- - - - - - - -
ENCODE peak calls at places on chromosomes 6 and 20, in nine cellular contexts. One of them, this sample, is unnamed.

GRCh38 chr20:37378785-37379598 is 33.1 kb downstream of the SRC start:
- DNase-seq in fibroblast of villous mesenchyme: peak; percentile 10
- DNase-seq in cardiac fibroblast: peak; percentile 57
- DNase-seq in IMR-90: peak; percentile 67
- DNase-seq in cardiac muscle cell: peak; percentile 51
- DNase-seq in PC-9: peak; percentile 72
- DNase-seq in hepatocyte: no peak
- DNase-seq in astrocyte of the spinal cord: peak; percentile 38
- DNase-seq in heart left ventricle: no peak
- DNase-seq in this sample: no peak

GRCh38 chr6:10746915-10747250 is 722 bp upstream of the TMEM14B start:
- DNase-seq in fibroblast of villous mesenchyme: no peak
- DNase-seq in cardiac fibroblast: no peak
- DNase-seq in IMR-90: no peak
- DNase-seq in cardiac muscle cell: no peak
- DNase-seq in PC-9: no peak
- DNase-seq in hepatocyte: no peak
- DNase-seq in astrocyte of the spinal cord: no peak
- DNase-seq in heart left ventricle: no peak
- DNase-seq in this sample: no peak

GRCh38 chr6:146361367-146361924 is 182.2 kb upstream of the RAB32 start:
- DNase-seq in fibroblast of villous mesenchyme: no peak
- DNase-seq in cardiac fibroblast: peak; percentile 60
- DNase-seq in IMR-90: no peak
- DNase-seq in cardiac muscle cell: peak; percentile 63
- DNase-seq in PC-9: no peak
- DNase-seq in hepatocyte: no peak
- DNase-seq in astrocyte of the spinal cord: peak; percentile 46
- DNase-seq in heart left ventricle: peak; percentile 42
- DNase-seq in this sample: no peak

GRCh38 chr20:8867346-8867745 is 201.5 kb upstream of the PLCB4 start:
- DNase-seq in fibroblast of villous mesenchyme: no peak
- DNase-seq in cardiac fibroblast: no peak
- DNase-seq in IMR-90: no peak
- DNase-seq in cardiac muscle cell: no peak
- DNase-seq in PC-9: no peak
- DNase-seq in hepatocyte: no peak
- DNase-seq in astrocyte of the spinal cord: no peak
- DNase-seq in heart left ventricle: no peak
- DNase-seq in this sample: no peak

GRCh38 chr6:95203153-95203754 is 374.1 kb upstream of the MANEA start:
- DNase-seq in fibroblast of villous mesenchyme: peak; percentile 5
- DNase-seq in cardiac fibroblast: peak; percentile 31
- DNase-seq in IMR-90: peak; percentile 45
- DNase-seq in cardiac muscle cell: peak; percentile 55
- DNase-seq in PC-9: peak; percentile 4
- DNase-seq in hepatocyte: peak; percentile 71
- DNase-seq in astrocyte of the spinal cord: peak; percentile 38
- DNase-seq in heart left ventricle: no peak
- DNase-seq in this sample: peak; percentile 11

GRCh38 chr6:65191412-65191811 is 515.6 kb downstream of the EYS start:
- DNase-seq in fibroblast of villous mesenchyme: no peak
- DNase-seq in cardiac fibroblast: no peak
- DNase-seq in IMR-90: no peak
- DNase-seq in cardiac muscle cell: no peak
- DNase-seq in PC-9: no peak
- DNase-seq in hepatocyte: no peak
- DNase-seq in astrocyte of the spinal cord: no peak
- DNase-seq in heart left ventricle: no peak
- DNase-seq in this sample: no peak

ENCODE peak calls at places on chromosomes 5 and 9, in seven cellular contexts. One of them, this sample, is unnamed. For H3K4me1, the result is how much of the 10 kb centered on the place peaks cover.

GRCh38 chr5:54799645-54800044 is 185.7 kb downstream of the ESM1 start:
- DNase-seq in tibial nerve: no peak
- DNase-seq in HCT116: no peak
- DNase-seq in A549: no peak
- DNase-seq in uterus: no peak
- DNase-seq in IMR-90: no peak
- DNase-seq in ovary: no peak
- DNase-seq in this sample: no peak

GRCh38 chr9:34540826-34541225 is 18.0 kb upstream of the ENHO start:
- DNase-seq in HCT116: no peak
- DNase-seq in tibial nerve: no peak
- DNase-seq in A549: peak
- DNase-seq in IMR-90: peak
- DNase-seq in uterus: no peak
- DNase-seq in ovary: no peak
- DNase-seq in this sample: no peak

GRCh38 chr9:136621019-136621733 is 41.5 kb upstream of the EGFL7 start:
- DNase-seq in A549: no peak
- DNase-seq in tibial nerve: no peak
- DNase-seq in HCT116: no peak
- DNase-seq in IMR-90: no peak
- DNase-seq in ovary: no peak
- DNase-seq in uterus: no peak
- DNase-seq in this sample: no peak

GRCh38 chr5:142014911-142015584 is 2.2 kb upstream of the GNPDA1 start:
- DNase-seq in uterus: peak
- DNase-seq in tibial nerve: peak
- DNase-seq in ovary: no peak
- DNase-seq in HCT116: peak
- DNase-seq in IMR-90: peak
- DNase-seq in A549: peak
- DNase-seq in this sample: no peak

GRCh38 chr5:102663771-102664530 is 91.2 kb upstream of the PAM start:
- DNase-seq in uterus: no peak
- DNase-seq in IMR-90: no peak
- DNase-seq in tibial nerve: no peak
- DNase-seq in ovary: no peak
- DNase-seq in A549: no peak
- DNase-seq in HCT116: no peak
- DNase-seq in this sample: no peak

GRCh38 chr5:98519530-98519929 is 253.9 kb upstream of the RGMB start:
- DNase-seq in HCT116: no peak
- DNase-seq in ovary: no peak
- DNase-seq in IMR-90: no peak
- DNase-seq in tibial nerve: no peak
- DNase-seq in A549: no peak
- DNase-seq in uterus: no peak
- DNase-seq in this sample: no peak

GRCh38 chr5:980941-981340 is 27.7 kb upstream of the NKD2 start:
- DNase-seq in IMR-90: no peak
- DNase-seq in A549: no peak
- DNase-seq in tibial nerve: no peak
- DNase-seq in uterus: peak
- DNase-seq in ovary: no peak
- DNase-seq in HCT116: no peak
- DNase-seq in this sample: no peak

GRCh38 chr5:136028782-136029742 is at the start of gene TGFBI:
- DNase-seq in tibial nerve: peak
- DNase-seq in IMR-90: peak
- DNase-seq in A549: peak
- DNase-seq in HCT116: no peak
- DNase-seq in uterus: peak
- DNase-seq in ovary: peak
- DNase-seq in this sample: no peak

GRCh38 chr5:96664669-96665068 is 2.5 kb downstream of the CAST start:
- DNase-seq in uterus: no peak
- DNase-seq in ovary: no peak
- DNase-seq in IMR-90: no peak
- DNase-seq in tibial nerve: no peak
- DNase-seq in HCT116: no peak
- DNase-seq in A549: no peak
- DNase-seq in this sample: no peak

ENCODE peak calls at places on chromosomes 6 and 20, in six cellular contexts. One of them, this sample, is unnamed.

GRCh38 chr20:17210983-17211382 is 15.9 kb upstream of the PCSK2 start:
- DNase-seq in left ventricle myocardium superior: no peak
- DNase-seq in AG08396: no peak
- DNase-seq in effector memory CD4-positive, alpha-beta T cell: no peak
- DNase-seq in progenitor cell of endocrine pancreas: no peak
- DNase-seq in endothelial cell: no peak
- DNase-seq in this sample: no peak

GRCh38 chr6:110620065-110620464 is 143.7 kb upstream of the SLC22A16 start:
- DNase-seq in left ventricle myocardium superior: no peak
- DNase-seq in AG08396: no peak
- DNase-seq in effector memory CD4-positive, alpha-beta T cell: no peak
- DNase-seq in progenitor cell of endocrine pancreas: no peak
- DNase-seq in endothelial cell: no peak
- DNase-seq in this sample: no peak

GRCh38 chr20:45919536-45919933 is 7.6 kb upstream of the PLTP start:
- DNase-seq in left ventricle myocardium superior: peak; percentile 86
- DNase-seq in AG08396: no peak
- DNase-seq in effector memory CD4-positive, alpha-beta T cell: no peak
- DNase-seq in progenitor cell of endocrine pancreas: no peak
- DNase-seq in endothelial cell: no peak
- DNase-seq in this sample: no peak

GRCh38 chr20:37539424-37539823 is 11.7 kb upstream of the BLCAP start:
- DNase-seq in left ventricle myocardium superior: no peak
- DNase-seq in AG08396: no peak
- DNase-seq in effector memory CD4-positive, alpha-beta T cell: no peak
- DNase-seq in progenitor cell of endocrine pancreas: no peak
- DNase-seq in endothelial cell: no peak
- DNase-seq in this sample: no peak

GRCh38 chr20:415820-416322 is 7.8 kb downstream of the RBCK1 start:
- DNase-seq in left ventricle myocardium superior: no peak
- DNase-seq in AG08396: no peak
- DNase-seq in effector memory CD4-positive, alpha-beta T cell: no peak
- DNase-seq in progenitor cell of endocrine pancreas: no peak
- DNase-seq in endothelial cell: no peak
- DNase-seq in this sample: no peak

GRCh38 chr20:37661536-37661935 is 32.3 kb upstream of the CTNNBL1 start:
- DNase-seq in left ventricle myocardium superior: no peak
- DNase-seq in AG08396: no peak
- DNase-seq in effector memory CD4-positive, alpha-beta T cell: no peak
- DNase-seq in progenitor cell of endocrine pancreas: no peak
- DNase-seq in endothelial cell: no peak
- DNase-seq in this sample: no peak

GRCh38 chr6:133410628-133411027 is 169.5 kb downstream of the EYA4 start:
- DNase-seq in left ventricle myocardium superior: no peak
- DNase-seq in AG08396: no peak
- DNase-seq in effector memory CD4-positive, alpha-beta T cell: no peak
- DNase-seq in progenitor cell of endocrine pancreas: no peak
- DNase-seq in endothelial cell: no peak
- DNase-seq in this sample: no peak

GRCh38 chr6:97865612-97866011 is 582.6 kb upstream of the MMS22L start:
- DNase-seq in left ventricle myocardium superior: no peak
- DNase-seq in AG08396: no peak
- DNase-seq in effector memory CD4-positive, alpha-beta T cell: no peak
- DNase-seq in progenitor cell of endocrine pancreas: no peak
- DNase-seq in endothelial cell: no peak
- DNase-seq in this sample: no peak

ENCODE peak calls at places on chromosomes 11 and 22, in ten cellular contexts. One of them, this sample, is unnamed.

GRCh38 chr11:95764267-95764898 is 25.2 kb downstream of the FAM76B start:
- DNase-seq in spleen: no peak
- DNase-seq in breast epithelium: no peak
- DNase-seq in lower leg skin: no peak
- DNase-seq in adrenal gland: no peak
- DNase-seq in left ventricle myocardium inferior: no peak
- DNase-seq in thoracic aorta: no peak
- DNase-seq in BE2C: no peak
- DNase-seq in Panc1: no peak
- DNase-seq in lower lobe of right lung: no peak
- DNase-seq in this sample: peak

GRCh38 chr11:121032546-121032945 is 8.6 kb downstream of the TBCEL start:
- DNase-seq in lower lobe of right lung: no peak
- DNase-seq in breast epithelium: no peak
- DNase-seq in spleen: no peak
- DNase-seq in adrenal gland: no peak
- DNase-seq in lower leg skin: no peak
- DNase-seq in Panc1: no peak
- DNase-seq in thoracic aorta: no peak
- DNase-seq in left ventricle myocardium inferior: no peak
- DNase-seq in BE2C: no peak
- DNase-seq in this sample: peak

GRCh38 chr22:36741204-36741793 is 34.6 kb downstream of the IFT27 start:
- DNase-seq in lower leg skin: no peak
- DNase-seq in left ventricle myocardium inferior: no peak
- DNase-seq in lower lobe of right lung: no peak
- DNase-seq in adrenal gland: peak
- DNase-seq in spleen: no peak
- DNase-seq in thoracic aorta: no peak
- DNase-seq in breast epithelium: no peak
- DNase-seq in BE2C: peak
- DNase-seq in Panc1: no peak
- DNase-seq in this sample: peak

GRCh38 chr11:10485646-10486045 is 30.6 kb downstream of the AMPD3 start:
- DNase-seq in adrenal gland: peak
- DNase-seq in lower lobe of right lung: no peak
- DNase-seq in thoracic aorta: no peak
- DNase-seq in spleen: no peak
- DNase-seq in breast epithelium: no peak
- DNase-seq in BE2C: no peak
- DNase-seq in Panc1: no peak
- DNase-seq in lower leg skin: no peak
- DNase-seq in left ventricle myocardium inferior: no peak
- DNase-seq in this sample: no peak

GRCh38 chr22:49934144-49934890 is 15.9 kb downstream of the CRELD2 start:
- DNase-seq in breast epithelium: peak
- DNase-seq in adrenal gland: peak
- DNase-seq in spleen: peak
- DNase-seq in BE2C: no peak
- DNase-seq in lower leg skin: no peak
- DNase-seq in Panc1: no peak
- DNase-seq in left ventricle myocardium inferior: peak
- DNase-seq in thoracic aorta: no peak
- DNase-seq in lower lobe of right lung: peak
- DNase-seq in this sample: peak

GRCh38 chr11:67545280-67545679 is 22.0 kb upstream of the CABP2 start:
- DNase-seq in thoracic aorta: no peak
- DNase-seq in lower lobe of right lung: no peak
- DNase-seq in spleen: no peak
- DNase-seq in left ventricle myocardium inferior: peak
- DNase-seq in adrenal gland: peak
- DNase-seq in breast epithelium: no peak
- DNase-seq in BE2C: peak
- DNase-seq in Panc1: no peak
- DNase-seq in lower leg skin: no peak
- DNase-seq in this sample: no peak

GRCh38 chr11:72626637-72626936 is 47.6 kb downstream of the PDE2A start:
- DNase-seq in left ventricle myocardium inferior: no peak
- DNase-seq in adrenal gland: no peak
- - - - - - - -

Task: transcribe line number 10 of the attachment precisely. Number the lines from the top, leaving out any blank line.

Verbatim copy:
- DNase-seq in heart left ventricle: no peak